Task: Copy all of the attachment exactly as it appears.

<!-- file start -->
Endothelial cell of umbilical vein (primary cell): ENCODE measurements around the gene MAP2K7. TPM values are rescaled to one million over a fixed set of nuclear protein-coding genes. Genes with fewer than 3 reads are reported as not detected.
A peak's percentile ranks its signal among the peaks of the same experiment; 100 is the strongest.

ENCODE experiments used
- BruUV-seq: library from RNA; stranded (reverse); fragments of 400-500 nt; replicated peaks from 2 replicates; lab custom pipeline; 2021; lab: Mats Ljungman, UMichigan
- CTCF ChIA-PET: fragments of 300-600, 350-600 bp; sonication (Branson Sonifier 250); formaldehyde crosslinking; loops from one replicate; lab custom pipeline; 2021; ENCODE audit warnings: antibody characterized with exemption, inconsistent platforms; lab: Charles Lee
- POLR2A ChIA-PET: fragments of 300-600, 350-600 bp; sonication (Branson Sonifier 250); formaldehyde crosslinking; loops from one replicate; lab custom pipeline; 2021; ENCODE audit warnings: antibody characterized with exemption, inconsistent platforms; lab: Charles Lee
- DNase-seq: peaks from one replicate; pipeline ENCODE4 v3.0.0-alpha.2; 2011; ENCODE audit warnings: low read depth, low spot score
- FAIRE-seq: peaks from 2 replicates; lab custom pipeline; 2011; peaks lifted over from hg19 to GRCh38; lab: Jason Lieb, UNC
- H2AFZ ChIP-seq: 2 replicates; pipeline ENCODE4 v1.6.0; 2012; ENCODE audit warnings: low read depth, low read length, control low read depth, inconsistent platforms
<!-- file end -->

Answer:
Endothelial cell of umbilical vein (primary cell): ENCODE measurements around the gene MAP2K7. TPM values are rescaled to one million over a fixed set of nuclear protein-coding genes. Genes with fewer than 3 reads are reported as not detected.
A peak's percentile ranks its signal among the peaks of the same experiment; 100 is the strongest.

ENCODE experiments used
- BruUV-seq: library from RNA; stranded (reverse); fragments of 400-500 nt; replicated peaks from 2 replicates; lab custom pipeline; 2021; lab: Mats Ljungman, UMichigan
- CTCF ChIA-PET: fragments of 300-600, 350-600 bp; sonication (Branson Sonifier 250); formaldehyde crosslinking; loops from one replicate; lab custom pipeline; 2021; ENCODE audit warnings: antibody characterized with exemption, inconsistent platforms; lab: Charles Lee
- POLR2A ChIA-PET: fragments of 300-600, 350-600 bp; sonication (Branson Sonifier 250); formaldehyde crosslinking; loops from one replicate; lab custom pipeline; 2021; ENCODE audit warnings: antibody characterized with exemption, inconsistent platforms; lab: Charles Lee
- DNase-seq: peaks from one replicate; pipeline ENCODE4 v3.0.0-alpha.2; 2011; ENCODE audit warnings: low read depth, low spot score
- FAIRE-seq: peaks from 2 replicates; lab custom pipeline; 2011; peaks lifted over from hg19 to GRCh38; lab: Jason Lieb, UNC
- H2AFZ ChIP-seq: 2 replicates; pipeline ENCODE4 v1.6.0; 2012; ENCODE audit warnings: low read depth, low read length, control low read depth, inconsistent platforms